I’d appreciate any support while promoting and gaining interest in this project. Though there is not much time left to donate on our Kickstarter page, there is more information on the project there: https://www.kickstarter.com/projects/educationarbitration/education-arbitration-the-board-game?ref=discovery&term=Education%20Arbitration
Whilst sporting Wooster mascot hose and having removed my Wooster plaid mask and having set down my Wooster coffee mug, I welcomed the newest students to my high school, where I will once again talk Wooster up as an excellent option for college!
Joseph R. Durham
Joseph R. Durham has been recognized in the 2022 edition of The Best Lawyers in America© (Environmental Law)
Hi all, I am using this to test the new digital alumni system.
Yesterday, August 16, I drove the backroads of Ohio from Dayton to Pittsburgh ( I don’t like riding on interstates!) and it took me straight by Woo! I had to search for a safe spot to park and get the Bike and Woo picture which was a challenge. Lowry Center is fenced off with construction. The campus was very quiet, probably because of the rain.
I made it home at 6pm, having chased the rain the entire way. This morning (Tuesday, Aug 17) Jill Bogart shared a note from the Daily Record about the famous Black oak falling in the same weather system!
I hope all are well. We’ll see how this class note input works!!
Mike Putnam ’99 is now a (full) Professor of German & Linguistics at Penn State University. Since July 2020 he has been serving as the Director of Penn State’s Linguistics program.
Class President Timeka Thomas Rashid ’99 started a new job on June 1 as vice president of student affairs at Baldwin-Wallace University. She was previously assistant vice president for inclusive student engagement at Cleveland State University.
Shelley Goodlander Price ’99 is now Dean of Health Sciences at Skagit Valley College in Mount Vernon, Washington. An ER nurse, she is also working on her PhD.
In May, Gretchen Maier Armstrong ’99 launched a new literary magazine, Tomorrow and Tomorrow. She is the designer and editor. Subscribe at www.tomorrowandtomorrow.net.
Greetings Wooster Alumni!
Michael Hatton (Theatre & Dance Program Head, NKU) and I have organized this program with the support of CCSA (The Cooperative Center for Study Abroad). Michael, being a Board Member with CCSA, will serve as the Program Director for Scotland: Hearth and Home, while I will serve as Leader/Faculty.
I encourage you to post this more widely than just the 1969 class notes page. While this is not an academically credited program, we are open to any participant of a certain maturity! CCSA is extremely helpful and will answer any questions about the program specifics, as they arrange all accommodations, transportation, including international flights as desired.
Please contact me with questions!
Gretchen Hill Vaughn ’69
Theatre & Dance Program
Northern Kentucky University
Our information comes from emails we received from classmates in 2021 and entries made by classmates to the Memory Book compiled for our 55/56th reunion in June, 2021. It focuses on classmates’ work and volunteer activities.
Jill Karatinos MD, was working 4 days a week during the pandemic as a neuropsychiatrist seeing patients by telehealth and in office. Her website, www.jillkaratinosmd.com, has information about her work and the video of the women’s presentation at the 50th reunion.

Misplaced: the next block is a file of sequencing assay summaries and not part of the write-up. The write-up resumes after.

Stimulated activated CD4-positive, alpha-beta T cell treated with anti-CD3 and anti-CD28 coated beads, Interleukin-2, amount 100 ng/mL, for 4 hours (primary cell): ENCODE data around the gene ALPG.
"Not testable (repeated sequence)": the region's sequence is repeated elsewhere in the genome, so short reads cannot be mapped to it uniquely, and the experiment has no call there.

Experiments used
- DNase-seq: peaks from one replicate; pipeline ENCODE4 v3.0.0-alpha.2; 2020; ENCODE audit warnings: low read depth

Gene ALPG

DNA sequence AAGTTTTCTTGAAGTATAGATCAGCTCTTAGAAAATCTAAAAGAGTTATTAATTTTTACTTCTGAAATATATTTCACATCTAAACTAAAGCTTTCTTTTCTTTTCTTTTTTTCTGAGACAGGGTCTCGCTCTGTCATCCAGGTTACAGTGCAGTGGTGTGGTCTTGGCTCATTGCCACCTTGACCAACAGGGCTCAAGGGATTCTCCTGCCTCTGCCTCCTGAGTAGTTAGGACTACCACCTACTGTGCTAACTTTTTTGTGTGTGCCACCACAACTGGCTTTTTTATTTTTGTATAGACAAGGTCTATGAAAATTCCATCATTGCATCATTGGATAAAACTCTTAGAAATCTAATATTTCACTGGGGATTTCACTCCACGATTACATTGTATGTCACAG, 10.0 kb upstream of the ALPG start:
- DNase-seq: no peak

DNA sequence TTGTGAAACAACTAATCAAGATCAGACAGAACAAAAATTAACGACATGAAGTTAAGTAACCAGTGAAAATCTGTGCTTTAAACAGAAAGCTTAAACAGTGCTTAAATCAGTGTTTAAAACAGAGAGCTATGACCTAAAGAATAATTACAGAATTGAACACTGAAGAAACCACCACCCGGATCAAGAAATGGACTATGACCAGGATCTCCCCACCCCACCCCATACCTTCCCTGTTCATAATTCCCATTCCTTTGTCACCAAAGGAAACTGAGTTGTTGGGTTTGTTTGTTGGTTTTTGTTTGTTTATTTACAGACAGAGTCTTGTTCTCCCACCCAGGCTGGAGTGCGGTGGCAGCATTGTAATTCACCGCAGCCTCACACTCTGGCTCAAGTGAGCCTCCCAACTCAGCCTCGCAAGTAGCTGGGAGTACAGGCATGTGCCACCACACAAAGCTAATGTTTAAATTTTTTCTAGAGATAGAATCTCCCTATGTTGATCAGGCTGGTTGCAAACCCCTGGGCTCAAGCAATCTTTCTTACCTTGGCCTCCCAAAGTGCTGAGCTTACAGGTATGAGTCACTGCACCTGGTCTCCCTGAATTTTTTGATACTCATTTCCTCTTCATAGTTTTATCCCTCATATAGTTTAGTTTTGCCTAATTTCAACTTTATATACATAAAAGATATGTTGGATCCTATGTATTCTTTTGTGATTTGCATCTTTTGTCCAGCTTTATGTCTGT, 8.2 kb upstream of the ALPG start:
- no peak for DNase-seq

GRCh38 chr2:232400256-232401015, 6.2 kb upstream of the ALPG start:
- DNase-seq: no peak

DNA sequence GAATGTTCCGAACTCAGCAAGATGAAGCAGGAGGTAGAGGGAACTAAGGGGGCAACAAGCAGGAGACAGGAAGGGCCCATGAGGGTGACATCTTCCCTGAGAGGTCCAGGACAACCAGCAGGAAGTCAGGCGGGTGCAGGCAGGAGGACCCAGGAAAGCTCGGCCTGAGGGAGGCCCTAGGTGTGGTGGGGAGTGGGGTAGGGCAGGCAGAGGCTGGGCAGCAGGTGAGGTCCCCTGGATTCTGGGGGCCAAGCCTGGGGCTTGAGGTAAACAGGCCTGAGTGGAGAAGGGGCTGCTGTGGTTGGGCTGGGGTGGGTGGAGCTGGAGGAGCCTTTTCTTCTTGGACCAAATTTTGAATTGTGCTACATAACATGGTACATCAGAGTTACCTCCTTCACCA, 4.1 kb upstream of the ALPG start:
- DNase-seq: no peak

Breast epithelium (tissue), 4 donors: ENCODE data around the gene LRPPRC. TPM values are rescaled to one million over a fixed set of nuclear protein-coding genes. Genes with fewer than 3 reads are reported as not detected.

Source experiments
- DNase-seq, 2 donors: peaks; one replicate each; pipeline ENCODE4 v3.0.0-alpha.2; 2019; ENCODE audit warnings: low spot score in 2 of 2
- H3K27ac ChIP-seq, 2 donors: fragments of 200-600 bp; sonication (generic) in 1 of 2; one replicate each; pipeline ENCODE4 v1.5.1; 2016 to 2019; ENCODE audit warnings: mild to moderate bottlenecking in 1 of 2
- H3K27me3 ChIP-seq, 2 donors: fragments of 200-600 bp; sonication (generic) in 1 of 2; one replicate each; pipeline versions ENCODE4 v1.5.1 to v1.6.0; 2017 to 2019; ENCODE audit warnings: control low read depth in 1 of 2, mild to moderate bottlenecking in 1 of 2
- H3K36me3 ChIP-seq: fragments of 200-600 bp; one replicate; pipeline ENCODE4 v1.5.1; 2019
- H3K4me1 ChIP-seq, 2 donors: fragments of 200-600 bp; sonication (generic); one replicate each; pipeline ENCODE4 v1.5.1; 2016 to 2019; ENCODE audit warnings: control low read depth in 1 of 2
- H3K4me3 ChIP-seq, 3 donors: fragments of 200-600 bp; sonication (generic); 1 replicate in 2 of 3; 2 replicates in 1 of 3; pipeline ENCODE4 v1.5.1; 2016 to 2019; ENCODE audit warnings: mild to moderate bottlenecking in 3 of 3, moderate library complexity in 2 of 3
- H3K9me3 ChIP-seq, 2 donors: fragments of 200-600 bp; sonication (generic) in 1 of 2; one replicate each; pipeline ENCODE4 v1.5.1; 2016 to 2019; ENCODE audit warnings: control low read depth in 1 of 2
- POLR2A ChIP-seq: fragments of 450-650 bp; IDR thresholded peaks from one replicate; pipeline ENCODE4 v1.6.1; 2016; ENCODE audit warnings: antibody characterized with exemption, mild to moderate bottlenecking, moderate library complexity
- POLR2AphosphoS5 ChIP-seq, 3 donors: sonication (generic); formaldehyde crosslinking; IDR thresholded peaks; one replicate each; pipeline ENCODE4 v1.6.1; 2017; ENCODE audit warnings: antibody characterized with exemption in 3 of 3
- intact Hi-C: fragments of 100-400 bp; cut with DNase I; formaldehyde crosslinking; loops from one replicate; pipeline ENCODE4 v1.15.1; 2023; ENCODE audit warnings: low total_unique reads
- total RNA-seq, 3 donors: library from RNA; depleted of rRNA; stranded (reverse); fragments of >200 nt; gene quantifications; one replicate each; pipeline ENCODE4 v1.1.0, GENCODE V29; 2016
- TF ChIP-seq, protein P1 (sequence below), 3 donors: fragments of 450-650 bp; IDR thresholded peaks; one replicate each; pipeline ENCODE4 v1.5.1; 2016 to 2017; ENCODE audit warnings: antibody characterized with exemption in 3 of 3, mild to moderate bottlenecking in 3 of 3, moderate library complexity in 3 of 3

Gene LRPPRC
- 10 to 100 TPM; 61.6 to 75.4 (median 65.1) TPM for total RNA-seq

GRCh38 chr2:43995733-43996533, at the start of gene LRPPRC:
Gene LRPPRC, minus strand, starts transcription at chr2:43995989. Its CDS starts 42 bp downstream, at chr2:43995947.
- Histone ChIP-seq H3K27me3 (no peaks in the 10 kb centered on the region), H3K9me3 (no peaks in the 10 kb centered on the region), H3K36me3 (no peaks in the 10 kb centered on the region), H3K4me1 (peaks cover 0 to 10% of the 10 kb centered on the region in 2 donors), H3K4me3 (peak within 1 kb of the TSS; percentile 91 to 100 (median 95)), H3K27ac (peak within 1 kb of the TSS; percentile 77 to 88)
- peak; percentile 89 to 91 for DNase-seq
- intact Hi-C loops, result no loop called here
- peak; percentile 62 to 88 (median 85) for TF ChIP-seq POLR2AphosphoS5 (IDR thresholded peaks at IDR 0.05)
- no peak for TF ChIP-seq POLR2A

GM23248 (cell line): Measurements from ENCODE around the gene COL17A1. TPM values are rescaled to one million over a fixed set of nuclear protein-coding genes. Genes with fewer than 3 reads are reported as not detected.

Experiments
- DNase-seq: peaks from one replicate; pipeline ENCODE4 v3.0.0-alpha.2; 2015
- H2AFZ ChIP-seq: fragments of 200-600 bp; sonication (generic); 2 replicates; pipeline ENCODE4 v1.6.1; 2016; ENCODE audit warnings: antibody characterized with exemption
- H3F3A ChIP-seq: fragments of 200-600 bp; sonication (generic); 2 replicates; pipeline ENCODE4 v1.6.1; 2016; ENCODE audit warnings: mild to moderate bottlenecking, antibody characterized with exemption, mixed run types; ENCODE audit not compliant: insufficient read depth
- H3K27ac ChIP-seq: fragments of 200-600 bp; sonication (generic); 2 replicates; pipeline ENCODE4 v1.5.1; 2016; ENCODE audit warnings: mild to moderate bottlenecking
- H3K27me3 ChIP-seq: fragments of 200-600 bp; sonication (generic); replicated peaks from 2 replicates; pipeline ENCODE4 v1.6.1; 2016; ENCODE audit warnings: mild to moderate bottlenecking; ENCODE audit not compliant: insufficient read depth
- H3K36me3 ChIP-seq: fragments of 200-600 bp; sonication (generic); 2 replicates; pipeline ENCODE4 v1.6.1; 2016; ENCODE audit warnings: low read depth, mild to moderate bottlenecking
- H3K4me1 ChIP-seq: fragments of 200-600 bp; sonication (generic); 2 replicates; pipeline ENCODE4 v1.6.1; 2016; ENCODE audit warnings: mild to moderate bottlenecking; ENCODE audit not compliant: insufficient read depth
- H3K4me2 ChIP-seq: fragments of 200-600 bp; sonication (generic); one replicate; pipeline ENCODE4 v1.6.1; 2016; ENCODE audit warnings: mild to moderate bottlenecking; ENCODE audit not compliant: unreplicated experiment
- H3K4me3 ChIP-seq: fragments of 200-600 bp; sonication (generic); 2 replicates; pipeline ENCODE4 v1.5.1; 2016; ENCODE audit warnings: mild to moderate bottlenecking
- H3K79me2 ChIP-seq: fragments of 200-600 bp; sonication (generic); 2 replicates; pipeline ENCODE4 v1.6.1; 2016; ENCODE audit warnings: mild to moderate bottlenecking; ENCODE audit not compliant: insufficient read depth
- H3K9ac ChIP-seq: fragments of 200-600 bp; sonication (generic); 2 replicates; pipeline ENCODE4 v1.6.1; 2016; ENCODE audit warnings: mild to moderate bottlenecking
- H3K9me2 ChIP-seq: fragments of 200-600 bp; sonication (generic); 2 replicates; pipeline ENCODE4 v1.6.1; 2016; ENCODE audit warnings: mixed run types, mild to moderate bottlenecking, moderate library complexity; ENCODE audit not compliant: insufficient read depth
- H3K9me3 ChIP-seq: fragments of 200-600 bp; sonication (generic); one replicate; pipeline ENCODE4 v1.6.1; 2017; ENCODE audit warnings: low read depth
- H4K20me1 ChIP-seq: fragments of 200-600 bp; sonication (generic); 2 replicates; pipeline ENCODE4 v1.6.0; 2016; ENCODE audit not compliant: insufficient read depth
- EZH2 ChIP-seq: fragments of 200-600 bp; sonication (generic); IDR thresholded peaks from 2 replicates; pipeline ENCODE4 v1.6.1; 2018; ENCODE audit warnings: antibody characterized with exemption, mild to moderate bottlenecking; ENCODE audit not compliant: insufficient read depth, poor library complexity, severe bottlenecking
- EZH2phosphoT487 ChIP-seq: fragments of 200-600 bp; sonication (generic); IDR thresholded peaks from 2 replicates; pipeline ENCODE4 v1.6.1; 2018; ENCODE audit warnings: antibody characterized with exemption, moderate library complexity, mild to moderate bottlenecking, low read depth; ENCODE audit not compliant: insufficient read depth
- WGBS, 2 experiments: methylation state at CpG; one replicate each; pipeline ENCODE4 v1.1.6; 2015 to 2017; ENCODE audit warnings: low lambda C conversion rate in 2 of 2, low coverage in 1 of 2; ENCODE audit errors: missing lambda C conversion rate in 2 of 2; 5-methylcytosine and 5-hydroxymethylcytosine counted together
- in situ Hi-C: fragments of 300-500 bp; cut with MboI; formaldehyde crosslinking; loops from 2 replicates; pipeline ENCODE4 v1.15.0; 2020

Frank Richeson, MD, was forced to practice outpatient cardiology and teach remotely and didn’t like it; so he retired from practicing medicine last September but continued to teach. He is now vaccinated and working weekly in person at a free clinic for the uninsured.
Barb Kurz works part-time as a Mission Consultant with Providence Presbytery in South Carolina.
Judy McBurney Richards continues to work as a clinical therapist through the use of teletherapy. Her clients are high school and college students who are on the Autism Spectrum.
Mike Stott wrote and published a novel called Too Much Loft which consists of three novellas that “follow a young man’s journey as a caddie, grounds crew member, and golf shop attendant at a suburban Chicago country club in the early 1960s.” You can find it in print or on Kindle.
Betty Limkemann continued to teach piano lessons and play the organ at a Catholic Church with some differences. The lessons were on Zoom, and she played in an empty church where the services were being live streamed. She published a book entitled Surviving a Biblical Childhood: How I came to love God in spite of the Bible.
Dick Robertson volunteered as a Certified Mediator for Small Claims Court in San Diego via Zoom. When the vaccine became available, he volunteered at the Tri-City Medical Center Vaccine Clinic.
Elizabeth (Betsy Byers) Roghair completed a term as board chair of the School for Advanced Research and served as treasurer and board member of their local water district in New Mexico.
As soon as she was able, Peg Osburne went back to volunteering for Community Volunteers in Medicine, a free medical clinic for the working poor in Chester County, PA. and being a volunteer at the local library in Exton, PA.
Tom Welty and his wife, Edie, are heavily involved in various volunteer projects. Two are community efforts to preserve the environment and public access to state lands in his area of Idaho. In addition, they continue to support their Cameroonian colleagues and the work they are doing to improve health in Cameroon. See http;//ijgc.bmj.com/content/29/9/1446. Tom, Edie, and Ben Huffford are on the Board of the Cameroon Health and Education Fund which raises money to support the work in Cameroon. See http://cameroonhealthandeducationfund.com/chef/
Arlene (Dingilian) Hinkemeyer was actively involved in the League of Women Voters last year in setting up/publicizing Zoom library programs to celebrate the 100th anniversary of the League AND the 100th anniversary of the 19th amendment giving women the right to vote as well as setting up/publicizing Zoom candidate debates for state and congressional offices in the primary/general elections. She is the publicist for the Hamptons documentary film festival, Hampton Doc Fest, writing news releases highlighting its many online film offerings, such as a 10 day film festival in December 2020 and its Earth Day films and forums in April of 2021.